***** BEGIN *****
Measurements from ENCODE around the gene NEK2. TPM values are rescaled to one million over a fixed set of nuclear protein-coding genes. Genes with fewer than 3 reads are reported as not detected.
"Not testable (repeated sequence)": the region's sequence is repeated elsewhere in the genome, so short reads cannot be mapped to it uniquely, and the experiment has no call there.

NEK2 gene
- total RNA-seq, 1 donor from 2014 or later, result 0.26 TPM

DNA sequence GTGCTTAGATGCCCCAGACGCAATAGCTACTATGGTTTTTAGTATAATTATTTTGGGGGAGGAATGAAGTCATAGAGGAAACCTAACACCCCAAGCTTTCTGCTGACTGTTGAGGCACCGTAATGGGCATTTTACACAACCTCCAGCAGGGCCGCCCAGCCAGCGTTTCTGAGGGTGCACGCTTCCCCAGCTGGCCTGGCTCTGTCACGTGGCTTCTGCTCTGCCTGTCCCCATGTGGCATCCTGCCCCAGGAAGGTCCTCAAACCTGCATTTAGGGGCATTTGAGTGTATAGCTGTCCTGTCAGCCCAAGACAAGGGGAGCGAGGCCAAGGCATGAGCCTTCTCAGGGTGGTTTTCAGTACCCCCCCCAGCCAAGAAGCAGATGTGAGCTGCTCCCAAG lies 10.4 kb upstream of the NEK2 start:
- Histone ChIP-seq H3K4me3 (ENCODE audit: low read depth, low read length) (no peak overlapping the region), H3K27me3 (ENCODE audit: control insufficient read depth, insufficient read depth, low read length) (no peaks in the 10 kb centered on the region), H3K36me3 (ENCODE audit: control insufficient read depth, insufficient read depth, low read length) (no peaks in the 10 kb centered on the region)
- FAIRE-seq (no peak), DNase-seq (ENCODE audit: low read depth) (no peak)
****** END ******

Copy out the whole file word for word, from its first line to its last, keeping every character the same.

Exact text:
Measurements from ENCODE around the gene NEK2. TPM values are rescaled to one million over a fixed set of nuclear protein-coding genes. Genes with fewer than 3 reads are reported as not detected.
"Not testable (repeated sequence)": the region's sequence is repeated elsewhere in the genome, so short reads cannot be mapped to it uniquely, and the experiment has no call there.

NEK2 gene
- total RNA-seq, 1 donor from 2014 or later, result 0.26 TPM

DNA sequence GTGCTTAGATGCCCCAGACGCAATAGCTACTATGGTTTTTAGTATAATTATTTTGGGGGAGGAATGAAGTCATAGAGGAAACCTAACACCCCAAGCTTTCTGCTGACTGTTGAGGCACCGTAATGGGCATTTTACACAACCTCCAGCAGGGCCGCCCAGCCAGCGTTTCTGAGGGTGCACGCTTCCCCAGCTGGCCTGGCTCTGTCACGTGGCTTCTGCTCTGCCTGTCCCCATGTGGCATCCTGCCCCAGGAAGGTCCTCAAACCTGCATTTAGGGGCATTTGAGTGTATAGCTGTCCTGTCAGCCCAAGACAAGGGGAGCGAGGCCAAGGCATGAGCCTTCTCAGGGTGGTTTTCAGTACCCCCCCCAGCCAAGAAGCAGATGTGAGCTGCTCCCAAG lies 10.4 kb upstream of the NEK2 start:
- Histone ChIP-seq H3K4me3 (ENCODE audit: low read depth, low read length) (no peak overlapping the region), H3K27me3 (ENCODE audit: control insufficient read depth, insufficient read depth, low read length) (no peaks in the 10 kb centered on the region), H3K36me3 (ENCODE audit: control insufficient read depth, insufficient read depth, low read length) (no peaks in the 10 kb centered on the region)
- FAIRE-seq (no peak), DNase-seq (ENCODE audit: low read depth) (no peak)